Currently, the study (NCT04477785) is recruiting new participants — both with and without Parkinson’s disease — at Banner Research Institute in Sun City, Arizona, Baylor College of Medicine in Houston, Texas, the Institute for Neurodegenerative Disorders in New Haven, Connecticut, and Northwestern University in Chicago, Illinois. A full list of trial locations and contacts for each location is available here.
In the coming months, the PPMI also plans to recruit people with risk factors for Parkinson’s, including individuals with a first-degree family member with Parkinson’s, those with certain Parkinson’s-associated mutations, and people with certain clinical risk factors (e.g., loss of smell or physically acting out dreams).
Individuals interested in participating in the study can fill out a short eligibility survey here.
The PPMI is an observational study — a type of clinical trial where no experimental treatment is given. Instead, participants are assessed over time to collect clinical and biological data. The study, first launched in 2010, has already enrolled more than 1,400 participants, who are completing clinical exams, undergoing brain scans, and contributing biological samples.
The data collected through the study is being used by researchers to better understand how Parkinson’s disease manifests and progresses. According to the Foundation, PPMI data downloads have crossed the 6 million mark.
In one study, researchers determined that measuring levels of the protein neurofilament light chain (NfL) in the blood could be used to assess Parkinson’s progression. The study, “Validation of Serum Neurofilament Light Chain as a Biomarker of Parkinson’s Disease Progression,” was published in Movement Disorders.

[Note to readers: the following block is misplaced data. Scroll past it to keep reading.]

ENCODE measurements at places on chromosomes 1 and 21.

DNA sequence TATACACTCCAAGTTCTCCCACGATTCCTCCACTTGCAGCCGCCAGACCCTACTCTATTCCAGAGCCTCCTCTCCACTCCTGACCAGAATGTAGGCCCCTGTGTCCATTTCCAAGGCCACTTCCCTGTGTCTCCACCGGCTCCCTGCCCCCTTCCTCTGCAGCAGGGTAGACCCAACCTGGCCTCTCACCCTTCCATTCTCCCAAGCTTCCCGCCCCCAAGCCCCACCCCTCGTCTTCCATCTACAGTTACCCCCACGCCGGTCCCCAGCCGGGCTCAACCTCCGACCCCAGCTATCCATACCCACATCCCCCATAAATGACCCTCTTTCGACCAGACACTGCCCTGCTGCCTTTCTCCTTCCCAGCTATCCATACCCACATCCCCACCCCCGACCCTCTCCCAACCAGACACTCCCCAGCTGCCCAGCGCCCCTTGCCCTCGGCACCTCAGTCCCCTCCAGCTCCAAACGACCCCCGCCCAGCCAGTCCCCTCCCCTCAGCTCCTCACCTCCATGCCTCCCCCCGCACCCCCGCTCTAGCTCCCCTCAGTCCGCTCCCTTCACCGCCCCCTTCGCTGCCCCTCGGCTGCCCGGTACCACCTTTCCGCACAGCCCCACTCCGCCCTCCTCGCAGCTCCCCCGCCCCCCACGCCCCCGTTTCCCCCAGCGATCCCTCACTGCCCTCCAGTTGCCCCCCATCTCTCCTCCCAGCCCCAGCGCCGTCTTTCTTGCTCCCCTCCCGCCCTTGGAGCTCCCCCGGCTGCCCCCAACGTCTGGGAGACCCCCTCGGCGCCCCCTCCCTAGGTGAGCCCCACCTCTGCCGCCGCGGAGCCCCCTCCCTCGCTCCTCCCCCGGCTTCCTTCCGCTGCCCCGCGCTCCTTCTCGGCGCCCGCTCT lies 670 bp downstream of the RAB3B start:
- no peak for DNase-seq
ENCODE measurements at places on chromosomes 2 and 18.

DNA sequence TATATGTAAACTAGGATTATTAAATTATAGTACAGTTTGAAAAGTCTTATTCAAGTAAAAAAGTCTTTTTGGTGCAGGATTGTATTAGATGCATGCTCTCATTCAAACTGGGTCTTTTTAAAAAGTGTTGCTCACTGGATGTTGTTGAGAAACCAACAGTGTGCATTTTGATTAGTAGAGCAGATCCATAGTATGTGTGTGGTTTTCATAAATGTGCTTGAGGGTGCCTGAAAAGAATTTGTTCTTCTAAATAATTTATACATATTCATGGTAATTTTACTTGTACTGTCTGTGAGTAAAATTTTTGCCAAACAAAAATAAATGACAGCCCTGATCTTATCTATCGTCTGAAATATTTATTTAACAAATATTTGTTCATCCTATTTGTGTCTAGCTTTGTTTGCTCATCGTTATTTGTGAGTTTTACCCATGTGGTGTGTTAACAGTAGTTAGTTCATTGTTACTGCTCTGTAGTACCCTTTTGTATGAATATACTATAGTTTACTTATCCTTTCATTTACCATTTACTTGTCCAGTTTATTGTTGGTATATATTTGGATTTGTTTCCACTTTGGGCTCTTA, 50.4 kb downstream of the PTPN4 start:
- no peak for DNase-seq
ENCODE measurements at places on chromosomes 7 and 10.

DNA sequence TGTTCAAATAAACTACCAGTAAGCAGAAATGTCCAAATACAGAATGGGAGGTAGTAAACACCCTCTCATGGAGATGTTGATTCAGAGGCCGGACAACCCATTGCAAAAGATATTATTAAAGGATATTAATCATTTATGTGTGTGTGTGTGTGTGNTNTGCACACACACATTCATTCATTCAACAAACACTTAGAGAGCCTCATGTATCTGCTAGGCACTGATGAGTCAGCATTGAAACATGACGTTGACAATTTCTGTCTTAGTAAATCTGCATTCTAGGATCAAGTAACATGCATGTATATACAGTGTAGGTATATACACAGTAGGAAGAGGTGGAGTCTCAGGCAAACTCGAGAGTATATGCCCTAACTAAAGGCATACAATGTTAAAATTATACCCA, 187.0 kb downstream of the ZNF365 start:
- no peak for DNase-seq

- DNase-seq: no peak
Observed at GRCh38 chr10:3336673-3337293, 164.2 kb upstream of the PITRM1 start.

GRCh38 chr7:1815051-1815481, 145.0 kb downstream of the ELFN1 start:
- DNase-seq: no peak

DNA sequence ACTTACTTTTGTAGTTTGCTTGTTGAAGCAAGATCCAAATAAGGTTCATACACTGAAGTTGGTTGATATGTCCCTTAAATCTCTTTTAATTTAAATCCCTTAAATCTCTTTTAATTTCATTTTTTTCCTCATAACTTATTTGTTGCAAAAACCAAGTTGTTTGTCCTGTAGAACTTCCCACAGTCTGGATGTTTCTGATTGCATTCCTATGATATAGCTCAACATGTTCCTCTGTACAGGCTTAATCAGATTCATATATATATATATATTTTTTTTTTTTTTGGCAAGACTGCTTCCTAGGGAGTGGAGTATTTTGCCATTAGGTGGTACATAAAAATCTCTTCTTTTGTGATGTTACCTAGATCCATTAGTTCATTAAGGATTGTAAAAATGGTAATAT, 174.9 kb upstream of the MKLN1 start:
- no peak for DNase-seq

NfL is released into the blood when neurons are damaged; as such, the protein is commonly used as a marker of neurological damage.
In the study, researchers analyzed NfL levels in blood samples from 1,190 PPMI participants, determining that levels were significantly higher in people with Parkinson’s than in those without. NfL levels also were associated with the severity of symptoms — both motor and non-motor — indicating that a blood test measuring NfL levels may be useful as a way to measure disease progression in people with Parkinson’s.
In the second study, researchers investigated the association between depression and mild cognitive impairment (memory and thinking problems beyond what is expected with normal aging) in people with Parkinson’s. The study, “Depressive symptoms are associated with worse cognitive prognosis in patients with newly diagnosed idiopathic Parkinson disease,” was published in Psychogeriatrics.
By analyzing data from 263 PPMI participants with early Parkinson’s disease collected over a four-year period, the researchers determined that people with more depressive symptoms at the start of the study were significantly more likely to develop mild cognitive impairment later on. The results also indicated a link between depression and more brain atrophy (shrinkage) later.
More information about the PPMI is available here.
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